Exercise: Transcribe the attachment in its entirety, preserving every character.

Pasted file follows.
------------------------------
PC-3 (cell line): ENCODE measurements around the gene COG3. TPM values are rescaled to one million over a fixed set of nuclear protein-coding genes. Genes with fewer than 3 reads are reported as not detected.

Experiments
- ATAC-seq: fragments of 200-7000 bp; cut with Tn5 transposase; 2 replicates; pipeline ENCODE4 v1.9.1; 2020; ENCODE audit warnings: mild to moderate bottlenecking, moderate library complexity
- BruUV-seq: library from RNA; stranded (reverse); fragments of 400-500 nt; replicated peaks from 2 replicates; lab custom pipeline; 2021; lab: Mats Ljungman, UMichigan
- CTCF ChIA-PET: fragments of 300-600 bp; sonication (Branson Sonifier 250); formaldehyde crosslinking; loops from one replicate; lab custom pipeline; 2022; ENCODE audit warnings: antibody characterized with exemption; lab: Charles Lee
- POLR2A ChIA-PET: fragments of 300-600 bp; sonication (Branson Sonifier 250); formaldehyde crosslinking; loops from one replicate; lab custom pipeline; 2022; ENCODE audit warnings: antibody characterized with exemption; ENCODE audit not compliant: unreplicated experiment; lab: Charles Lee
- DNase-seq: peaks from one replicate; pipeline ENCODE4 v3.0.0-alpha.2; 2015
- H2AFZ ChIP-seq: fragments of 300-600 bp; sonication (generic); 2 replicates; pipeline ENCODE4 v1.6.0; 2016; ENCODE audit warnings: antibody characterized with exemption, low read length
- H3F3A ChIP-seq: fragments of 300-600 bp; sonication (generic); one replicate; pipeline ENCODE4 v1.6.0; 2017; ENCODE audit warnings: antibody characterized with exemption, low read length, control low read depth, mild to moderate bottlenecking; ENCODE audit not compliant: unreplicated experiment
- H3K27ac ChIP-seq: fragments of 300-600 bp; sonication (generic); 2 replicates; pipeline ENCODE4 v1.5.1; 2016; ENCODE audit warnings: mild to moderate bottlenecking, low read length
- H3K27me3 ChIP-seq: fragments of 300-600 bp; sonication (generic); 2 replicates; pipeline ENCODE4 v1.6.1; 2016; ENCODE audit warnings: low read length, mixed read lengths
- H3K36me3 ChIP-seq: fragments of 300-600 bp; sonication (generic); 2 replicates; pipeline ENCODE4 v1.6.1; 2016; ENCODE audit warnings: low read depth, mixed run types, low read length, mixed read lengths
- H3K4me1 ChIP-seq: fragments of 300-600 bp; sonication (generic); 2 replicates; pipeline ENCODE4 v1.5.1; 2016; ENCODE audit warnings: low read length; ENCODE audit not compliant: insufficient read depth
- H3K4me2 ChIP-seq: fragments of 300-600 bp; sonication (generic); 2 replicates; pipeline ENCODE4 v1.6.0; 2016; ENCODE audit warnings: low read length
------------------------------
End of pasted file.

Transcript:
PC-3 (cell line): ENCODE measurements around the gene COG3. TPM values are rescaled to one million over a fixed set of nuclear protein-coding genes. Genes with fewer than 3 reads are reported as not detected.

Experiments
- ATAC-seq: fragments of 200-7000 bp; cut with Tn5 transposase; 2 replicates; pipeline ENCODE4 v1.9.1; 2020; ENCODE audit warnings: mild to moderate bottlenecking, moderate library complexity
- BruUV-seq: library from RNA; stranded (reverse); fragments of 400-500 nt; replicated peaks from 2 replicates; lab custom pipeline; 2021; lab: Mats Ljungman, UMichigan
- CTCF ChIA-PET: fragments of 300-600 bp; sonication (Branson Sonifier 250); formaldehyde crosslinking; loops from one replicate; lab custom pipeline; 2022; ENCODE audit warnings: antibody characterized with exemption; lab: Charles Lee
- POLR2A ChIA-PET: fragments of 300-600 bp; sonication (Branson Sonifier 250); formaldehyde crosslinking; loops from one replicate; lab custom pipeline; 2022; ENCODE audit warnings: antibody characterized with exemption; ENCODE audit not compliant: unreplicated experiment; lab: Charles Lee
- DNase-seq: peaks from one replicate; pipeline ENCODE4 v3.0.0-alpha.2; 2015
- H2AFZ ChIP-seq: fragments of 300-600 bp; sonication (generic); 2 replicates; pipeline ENCODE4 v1.6.0; 2016; ENCODE audit warnings: antibody characterized with exemption, low read length
- H3F3A ChIP-seq: fragments of 300-600 bp; sonication (generic); one replicate; pipeline ENCODE4 v1.6.0; 2017; ENCODE audit warnings: antibody characterized with exemption, low read length, control low read depth, mild to moderate bottlenecking; ENCODE audit not compliant: unreplicated experiment
- H3K27ac ChIP-seq: fragments of 300-600 bp; sonication (generic); 2 replicates; pipeline ENCODE4 v1.5.1; 2016; ENCODE audit warnings: mild to moderate bottlenecking, low read length
- H3K27me3 ChIP-seq: fragments of 300-600 bp; sonication (generic); 2 replicates; pipeline ENCODE4 v1.6.1; 2016; ENCODE audit warnings: low read length, mixed read lengths
- H3K36me3 ChIP-seq: fragments of 300-600 bp; sonication (generic); 2 replicates; pipeline ENCODE4 v1.6.1; 2016; ENCODE audit warnings: low read depth, mixed run types, low read length, mixed read lengths
- H3K4me1 ChIP-seq: fragments of 300-600 bp; sonication (generic); 2 replicates; pipeline ENCODE4 v1.5.1; 2016; ENCODE audit warnings: low read length; ENCODE audit not compliant: insufficient read depth
- H3K4me2 ChIP-seq: fragments of 300-600 bp; sonication (generic); 2 replicates; pipeline ENCODE4 v1.6.0; 2016; ENCODE audit warnings: low read length